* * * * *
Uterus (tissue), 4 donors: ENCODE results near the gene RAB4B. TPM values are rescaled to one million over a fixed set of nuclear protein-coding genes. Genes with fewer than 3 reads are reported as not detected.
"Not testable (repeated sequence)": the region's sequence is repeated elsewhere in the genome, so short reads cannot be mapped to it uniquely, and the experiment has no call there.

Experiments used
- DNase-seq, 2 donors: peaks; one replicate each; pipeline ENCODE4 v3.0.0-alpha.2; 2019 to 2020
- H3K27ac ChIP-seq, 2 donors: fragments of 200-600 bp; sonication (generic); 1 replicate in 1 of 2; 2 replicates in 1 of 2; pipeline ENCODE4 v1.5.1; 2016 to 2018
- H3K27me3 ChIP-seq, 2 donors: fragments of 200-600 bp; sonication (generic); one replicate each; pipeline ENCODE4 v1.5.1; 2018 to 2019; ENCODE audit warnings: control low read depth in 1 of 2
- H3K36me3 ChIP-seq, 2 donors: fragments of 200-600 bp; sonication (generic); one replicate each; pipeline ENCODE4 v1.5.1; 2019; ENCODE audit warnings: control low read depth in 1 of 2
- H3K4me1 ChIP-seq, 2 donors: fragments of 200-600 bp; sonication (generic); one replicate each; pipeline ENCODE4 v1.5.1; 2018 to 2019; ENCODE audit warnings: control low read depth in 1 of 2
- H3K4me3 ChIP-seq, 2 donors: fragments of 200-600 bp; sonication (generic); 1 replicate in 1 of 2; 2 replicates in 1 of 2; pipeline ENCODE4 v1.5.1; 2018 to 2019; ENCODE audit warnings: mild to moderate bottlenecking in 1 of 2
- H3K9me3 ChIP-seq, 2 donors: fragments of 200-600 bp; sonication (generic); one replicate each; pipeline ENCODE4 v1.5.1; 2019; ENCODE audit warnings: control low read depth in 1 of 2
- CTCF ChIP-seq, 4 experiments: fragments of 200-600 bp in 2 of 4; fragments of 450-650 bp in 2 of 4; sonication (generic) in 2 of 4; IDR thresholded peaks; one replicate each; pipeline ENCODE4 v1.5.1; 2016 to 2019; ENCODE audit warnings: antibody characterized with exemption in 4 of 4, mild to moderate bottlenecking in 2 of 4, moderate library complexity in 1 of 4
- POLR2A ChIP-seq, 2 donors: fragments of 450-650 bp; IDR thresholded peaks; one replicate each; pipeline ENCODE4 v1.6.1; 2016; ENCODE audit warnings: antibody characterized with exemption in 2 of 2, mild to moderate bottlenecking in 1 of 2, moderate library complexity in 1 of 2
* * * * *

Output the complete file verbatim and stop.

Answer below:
Uterus (tissue), 4 donors: ENCODE results near the gene RAB4B. TPM values are rescaled to one million over a fixed set of nuclear protein-coding genes. Genes with fewer than 3 reads are reported as not detected.
"Not testable (repeated sequence)": the region's sequence is repeated elsewhere in the genome, so short reads cannot be mapped to it uniquely, and the experiment has no call there.

Experiments used
- DNase-seq, 2 donors: peaks; one replicate each; pipeline ENCODE4 v3.0.0-alpha.2; 2019 to 2020
- H3K27ac ChIP-seq, 2 donors: fragments of 200-600 bp; sonication (generic); 1 replicate in 1 of 2; 2 replicates in 1 of 2; pipeline ENCODE4 v1.5.1; 2016 to 2018
- H3K27me3 ChIP-seq, 2 donors: fragments of 200-600 bp; sonication (generic); one replicate each; pipeline ENCODE4 v1.5.1; 2018 to 2019; ENCODE audit warnings: control low read depth in 1 of 2
- H3K36me3 ChIP-seq, 2 donors: fragments of 200-600 bp; sonication (generic); one replicate each; pipeline ENCODE4 v1.5.1; 2019; ENCODE audit warnings: control low read depth in 1 of 2
- H3K4me1 ChIP-seq, 2 donors: fragments of 200-600 bp; sonication (generic); one replicate each; pipeline ENCODE4 v1.5.1; 2018 to 2019; ENCODE audit warnings: control low read depth in 1 of 2
- H3K4me3 ChIP-seq, 2 donors: fragments of 200-600 bp; sonication (generic); 1 replicate in 1 of 2; 2 replicates in 1 of 2; pipeline ENCODE4 v1.5.1; 2018 to 2019; ENCODE audit warnings: mild to moderate bottlenecking in 1 of 2
- H3K9me3 ChIP-seq, 2 donors: fragments of 200-600 bp; sonication (generic); one replicate each; pipeline ENCODE4 v1.5.1; 2019; ENCODE audit warnings: control low read depth in 1 of 2
- CTCF ChIP-seq, 4 experiments: fragments of 200-600 bp in 2 of 4; fragments of 450-650 bp in 2 of 4; sonication (generic) in 2 of 4; IDR thresholded peaks; one replicate each; pipeline ENCODE4 v1.5.1; 2016 to 2019; ENCODE audit warnings: antibody characterized with exemption in 4 of 4, mild to moderate bottlenecking in 2 of 4, moderate library complexity in 1 of 4
- POLR2A ChIP-seq, 2 donors: fragments of 450-650 bp; IDR thresholded peaks; one replicate each; pipeline ENCODE4 v1.6.1; 2016; ENCODE audit warnings: antibody characterized with exemption in 2 of 2, mild to moderate bottlenecking in 1 of 2, moderate library complexity in 1 of 2